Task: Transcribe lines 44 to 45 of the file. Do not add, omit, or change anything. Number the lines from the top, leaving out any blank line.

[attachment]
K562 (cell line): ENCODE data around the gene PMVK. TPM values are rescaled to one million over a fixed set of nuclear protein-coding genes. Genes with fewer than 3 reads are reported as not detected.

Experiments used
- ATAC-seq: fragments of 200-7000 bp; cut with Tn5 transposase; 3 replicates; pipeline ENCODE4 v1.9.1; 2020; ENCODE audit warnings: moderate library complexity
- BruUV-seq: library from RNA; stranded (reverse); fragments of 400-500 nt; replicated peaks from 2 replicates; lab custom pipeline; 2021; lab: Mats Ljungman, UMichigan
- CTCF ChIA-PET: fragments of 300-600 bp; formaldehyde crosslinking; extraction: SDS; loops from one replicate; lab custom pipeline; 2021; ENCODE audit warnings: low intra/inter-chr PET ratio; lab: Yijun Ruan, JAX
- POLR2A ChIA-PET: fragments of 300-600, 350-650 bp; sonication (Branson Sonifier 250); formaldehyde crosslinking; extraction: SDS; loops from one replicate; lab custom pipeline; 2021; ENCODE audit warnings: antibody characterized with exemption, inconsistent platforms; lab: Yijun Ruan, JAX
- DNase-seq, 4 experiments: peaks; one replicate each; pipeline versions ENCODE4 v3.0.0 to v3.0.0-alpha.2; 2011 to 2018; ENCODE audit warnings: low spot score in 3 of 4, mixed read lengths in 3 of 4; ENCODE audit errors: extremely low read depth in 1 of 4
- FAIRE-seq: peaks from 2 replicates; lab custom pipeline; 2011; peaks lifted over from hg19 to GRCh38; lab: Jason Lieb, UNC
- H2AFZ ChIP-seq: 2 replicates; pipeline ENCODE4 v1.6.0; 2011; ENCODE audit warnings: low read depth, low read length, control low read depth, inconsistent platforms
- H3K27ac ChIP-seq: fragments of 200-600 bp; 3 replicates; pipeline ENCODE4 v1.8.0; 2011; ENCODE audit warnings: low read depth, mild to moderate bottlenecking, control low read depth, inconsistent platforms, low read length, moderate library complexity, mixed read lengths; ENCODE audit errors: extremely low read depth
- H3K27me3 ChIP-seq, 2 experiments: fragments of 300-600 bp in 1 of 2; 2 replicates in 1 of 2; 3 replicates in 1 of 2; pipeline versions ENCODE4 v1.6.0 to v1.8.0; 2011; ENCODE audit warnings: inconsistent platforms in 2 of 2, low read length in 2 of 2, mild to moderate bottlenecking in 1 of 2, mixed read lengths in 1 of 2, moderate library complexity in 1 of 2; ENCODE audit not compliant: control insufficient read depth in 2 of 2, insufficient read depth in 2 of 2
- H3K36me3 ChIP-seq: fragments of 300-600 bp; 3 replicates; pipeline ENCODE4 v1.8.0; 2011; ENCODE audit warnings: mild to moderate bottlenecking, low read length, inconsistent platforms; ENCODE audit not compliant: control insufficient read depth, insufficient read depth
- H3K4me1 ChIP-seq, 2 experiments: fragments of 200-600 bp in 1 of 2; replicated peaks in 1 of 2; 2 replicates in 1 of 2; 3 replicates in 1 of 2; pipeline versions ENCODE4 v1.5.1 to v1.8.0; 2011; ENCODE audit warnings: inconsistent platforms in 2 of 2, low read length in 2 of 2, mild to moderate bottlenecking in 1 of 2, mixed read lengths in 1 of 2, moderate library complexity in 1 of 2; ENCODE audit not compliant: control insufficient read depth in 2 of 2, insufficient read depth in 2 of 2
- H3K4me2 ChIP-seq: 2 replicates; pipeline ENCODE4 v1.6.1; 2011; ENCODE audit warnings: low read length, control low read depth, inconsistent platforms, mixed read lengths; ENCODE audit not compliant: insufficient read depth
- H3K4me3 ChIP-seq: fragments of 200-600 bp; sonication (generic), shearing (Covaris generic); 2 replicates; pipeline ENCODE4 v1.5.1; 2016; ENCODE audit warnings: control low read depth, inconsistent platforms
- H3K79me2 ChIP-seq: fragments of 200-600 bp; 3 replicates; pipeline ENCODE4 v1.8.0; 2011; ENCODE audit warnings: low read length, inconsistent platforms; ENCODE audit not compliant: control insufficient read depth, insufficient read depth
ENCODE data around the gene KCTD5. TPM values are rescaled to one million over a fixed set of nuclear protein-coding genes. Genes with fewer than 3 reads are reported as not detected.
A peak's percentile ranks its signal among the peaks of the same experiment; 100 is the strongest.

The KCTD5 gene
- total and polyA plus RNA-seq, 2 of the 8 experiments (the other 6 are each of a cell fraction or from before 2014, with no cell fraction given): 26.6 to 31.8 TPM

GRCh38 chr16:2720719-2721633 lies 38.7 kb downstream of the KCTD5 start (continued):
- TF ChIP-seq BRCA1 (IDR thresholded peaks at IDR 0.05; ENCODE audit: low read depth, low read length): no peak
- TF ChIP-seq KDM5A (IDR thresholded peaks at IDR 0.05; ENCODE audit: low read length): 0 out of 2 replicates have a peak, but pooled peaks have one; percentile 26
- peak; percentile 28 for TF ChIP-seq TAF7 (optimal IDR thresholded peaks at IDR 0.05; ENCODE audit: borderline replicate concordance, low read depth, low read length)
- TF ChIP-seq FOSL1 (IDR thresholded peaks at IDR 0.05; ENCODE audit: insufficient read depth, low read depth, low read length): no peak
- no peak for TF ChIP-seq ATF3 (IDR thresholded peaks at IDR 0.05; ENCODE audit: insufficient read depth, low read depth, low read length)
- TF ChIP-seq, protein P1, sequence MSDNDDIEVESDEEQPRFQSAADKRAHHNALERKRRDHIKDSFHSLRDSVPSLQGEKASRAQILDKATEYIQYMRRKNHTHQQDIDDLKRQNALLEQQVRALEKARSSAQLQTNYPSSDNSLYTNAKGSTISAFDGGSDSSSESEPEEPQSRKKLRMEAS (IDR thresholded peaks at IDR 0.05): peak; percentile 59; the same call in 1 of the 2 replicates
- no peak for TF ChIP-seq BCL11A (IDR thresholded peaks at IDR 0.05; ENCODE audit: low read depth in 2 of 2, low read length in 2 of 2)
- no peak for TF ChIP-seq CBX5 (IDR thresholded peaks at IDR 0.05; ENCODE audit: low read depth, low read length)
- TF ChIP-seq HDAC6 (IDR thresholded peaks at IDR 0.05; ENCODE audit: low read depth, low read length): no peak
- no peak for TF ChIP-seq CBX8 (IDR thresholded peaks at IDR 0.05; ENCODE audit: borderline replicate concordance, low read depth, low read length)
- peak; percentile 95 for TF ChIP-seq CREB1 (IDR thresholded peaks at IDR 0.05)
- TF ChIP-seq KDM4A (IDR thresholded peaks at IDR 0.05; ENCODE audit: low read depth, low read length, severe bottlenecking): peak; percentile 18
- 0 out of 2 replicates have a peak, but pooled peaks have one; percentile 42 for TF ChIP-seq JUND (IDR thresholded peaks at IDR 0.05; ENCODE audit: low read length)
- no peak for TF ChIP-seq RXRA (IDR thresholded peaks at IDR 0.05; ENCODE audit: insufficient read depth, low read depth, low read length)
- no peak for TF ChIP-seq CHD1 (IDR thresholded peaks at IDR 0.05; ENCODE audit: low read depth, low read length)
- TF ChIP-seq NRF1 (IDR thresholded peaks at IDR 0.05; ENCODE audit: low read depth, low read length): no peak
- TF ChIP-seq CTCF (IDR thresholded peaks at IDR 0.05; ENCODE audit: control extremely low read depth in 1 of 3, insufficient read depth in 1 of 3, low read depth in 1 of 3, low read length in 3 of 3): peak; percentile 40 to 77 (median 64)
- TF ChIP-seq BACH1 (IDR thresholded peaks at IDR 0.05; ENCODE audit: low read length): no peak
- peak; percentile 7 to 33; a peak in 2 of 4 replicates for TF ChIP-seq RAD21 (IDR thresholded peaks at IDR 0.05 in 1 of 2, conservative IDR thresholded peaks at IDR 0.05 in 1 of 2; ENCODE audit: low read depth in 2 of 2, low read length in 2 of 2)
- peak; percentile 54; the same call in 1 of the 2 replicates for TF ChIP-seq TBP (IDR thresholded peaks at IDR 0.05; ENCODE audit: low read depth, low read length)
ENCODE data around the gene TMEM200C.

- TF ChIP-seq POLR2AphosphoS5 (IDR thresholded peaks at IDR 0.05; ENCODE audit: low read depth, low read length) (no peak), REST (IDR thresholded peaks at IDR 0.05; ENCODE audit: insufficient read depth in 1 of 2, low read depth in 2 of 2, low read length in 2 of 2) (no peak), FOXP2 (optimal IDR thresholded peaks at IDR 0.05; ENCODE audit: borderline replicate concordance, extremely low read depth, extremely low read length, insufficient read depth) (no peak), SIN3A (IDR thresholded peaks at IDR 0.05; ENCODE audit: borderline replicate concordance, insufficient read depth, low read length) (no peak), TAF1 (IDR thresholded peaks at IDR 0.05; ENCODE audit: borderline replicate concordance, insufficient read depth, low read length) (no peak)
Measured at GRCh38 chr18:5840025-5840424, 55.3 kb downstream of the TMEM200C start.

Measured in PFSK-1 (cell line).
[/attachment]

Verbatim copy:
Measured at GRCh38 chr18:5840025-5840424, 55.3 kb downstream of the TMEM200C start.

Measured in PFSK-1 (cell line).